A few weeks ago, Christrophe Brissonneau sent me his new book, via Linked in. A thoughtful letter to me showed that Christophe was a) serious and b) knew how to get attention from an editor (moi) who gets 1100 emails a day off 8 sites. While 350 are, on the average, from a) the King of Central African kingdom who is offering me $15 mllion for a loan of $7500, b) a chance to see pornography that I have not thought of yet, c) loans for up to $2 million with no collateral and d) how President Trump has either saved the US or put us on the path to total destruction.
I have digressed.
This book, Doping in Elite sports, has looked like something I would like to read. I came from an era when I could chat with former Soviet bloc coaches, and have translated East German coaching books. I learned that some cheated, some did not. I learned that it was much more complicated than just people cheated and how most federations looked away from the cheating in the 60s and 70s. Now, much has come to bite us on the proverbial backside.
Mike Rowbottom beat me to it. Today, May 9, he posted his deep thoughts on Inside the Games site. It is a wonderful piece.
I love Mike Rowbottom. Mike does not have to worry. I will not visit his house and peer in his windows. Like about a dozen other scribes, Mike writes about things that challenge me and with a love of journalism that is found less and less today. I am glad my friends at Inside the Games use him often. His crisp writing, his sense of humor, and his access to reality are found in neary every word he writes.
Read this, and you might want to check out the book. Sometimes, complicated topics can not be understood in 20 twitter blasts. rr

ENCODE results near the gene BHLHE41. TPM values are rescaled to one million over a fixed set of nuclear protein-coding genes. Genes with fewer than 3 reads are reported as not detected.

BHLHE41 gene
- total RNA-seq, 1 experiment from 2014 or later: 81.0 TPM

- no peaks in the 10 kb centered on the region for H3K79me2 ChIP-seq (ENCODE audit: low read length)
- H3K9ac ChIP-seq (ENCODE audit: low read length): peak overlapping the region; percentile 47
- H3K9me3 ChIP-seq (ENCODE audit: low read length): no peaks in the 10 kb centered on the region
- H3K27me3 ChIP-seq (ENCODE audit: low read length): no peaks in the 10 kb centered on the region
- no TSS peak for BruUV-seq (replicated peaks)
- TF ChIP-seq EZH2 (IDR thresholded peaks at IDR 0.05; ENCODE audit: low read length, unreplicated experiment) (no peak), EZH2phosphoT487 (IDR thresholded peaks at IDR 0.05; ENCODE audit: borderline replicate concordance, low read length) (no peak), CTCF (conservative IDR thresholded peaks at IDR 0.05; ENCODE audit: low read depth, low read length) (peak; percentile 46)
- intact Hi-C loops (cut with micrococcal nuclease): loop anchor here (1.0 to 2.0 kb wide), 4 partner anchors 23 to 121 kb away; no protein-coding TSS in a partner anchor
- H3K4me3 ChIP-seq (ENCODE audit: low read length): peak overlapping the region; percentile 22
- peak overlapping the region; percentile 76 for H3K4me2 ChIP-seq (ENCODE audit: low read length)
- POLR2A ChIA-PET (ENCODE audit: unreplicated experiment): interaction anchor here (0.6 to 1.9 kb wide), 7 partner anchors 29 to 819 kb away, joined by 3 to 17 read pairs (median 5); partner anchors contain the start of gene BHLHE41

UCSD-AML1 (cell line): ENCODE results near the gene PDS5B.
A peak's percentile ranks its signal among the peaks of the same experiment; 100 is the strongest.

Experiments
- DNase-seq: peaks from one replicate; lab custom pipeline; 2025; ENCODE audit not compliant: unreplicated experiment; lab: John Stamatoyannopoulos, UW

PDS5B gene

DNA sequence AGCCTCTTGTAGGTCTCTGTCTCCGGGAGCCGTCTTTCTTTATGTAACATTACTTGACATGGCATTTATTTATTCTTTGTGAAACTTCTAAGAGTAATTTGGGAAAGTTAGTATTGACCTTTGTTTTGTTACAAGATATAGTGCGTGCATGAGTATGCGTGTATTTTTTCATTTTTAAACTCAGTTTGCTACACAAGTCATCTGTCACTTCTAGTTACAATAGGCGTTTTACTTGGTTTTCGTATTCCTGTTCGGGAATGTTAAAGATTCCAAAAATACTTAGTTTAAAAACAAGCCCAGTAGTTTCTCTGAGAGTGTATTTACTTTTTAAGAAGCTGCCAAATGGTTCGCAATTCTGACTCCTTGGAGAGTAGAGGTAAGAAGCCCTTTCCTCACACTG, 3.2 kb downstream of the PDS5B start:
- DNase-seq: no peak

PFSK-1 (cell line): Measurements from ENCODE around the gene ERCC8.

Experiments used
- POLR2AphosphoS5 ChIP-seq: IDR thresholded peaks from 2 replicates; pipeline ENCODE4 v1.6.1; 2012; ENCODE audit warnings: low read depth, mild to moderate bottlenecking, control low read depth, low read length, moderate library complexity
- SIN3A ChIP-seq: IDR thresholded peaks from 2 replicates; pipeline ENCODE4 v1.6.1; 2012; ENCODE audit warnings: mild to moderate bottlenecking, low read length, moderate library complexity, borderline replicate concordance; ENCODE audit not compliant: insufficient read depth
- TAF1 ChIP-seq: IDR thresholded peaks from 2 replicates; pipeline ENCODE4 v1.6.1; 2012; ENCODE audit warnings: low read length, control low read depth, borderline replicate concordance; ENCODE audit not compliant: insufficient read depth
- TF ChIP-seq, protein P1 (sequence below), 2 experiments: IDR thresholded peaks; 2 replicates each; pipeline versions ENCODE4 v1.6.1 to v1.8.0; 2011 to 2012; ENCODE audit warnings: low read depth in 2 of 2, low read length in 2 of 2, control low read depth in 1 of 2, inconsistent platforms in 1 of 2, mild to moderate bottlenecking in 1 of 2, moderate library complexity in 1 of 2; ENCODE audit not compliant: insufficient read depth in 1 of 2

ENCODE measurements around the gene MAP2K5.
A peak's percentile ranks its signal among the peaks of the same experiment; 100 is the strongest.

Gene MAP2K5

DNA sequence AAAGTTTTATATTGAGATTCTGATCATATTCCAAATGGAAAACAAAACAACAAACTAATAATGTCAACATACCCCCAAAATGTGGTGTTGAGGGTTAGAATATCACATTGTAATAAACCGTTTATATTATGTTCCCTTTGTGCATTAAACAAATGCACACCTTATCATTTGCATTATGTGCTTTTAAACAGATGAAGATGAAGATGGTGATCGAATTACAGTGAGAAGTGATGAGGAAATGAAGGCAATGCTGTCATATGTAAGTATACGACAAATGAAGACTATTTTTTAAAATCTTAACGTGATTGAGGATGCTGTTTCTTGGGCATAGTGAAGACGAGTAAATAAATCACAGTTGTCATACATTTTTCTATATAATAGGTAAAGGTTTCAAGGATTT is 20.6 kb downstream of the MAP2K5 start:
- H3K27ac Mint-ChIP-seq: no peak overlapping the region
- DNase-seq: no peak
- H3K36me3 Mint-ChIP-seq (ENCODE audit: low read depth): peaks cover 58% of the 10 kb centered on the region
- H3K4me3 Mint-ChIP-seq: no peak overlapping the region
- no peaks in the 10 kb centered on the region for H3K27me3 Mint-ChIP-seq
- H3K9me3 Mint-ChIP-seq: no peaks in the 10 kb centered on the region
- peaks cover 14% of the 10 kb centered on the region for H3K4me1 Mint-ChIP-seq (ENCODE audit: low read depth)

Thanks Mike, and hope to see you soon.
When dopers tell the truth about cheating – if that’s what it is
A paradox: being honest about cheating.
The recently published book by Christophe Brissonneau and Jeffrey Montez de Oca – Doping in Elite Sports – Voices of French sportspeople and Their Doctors, 1950-2010 – is, as you might surmise from its catchy title, an academic work.
Based on interviews with “55 former dopers”, this collaboration by interviewer Brissonneau, of the University of Paris V Descartes, and editor De Orca, of the University of Colorado, focuses on two main areas.
The first part details how the concept of “doping” has been defined and constructed over the years by sports doctors; the second looks at doping from the perspective of elite athletes and “explains how the use of pharmacology became a normal part of training in elite French sports.”
The last is a simple but devastating conclusion.
The introduction to this work tells the tale in its headline – “When the extraordinary is normal, deviance is good”.
The authors use a graphically vivid method of illustrating that idea, citing an interview with “Pascal”, an elite road cyclist. Pascal tells the story of how, one day, he woke up paralysed and was only discovered the next day by his father, who took him into hospital.
Pascal explains to Brissonneau, amid much mirth, that he had injected himself with a drug he had got from a friend, and it turned out that the drug was meant for snakes.
Hey – sometimes the doping thing can go wrong. But no lasting harm done.(Maybe.) So on we go…
Brissonneau apparently found many of his interlocutors quite relaxed about discussing their doping experiences – but only when he had divested himself of what was deemed by early subjects to be a judgemental, “insider”-type stance. Questions were framed neutrally, anonymity, where requested, was honoured; trust established; and truth, it would certainly appear, illuminated.
To read this fantastic piece, please click on: https://www.insidethegames.biz/articles/1078963/mike-rowbottom-when-cheaters-tell-the-truth-about-cheating-if-thats-what-is-is
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